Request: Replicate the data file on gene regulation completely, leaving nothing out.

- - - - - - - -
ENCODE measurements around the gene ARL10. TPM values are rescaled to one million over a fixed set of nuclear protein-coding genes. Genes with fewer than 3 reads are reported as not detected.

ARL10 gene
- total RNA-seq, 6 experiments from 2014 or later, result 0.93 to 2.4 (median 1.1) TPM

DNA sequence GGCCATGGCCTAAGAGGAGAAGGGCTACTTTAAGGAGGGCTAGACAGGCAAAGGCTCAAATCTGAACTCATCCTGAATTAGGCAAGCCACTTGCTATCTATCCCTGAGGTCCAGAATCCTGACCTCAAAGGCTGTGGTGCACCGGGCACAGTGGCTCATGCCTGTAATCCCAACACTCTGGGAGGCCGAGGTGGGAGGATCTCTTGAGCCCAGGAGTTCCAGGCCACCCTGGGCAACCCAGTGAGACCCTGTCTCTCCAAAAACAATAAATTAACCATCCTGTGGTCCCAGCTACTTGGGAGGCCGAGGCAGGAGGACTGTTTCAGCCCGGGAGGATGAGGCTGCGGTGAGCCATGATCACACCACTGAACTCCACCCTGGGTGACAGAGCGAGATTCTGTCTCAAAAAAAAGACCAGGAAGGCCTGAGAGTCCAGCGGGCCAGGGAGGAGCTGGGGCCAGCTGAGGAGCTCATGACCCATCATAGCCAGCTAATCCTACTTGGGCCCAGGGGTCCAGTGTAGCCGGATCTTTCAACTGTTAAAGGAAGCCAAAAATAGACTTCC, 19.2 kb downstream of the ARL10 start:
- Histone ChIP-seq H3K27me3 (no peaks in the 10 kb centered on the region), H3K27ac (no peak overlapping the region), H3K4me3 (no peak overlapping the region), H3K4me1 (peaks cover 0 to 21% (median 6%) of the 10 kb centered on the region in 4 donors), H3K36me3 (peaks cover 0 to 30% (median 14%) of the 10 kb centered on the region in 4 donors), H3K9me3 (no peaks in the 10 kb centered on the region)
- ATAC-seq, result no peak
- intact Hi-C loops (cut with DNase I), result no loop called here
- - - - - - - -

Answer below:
ENCODE measurements around the gene ARL10. TPM values are rescaled to one million over a fixed set of nuclear protein-coding genes. Genes with fewer than 3 reads are reported as not detected.

ARL10 gene
- total RNA-seq, 6 experiments from 2014 or later, result 0.93 to 2.4 (median 1.1) TPM

DNA sequence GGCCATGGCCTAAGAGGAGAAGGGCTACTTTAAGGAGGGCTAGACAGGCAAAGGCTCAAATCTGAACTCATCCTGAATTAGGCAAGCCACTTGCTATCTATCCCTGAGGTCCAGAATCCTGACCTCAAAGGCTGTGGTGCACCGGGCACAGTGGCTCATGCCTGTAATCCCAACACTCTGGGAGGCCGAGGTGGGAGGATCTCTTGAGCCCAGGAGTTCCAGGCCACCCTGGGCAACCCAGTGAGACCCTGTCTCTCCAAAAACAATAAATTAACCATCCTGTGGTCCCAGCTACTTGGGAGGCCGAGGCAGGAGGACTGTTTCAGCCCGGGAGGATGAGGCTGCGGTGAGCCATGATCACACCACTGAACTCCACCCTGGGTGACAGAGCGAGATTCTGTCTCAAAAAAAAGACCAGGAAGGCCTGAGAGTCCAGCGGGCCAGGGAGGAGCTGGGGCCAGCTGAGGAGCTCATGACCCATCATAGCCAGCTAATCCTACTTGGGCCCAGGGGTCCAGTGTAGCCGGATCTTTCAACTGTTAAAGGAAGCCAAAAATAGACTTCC, 19.2 kb downstream of the ARL10 start:
- Histone ChIP-seq H3K27me3 (no peaks in the 10 kb centered on the region), H3K27ac (no peak overlapping the region), H3K4me3 (no peak overlapping the region), H3K4me1 (peaks cover 0 to 21% (median 6%) of the 10 kb centered on the region in 4 donors), H3K36me3 (peaks cover 0 to 30% (median 14%) of the 10 kb centered on the region in 4 donors), H3K9me3 (no peaks in the 10 kb centered on the region)
- ATAC-seq, result no peak
- intact Hi-C loops (cut with DNase I), result no loop called here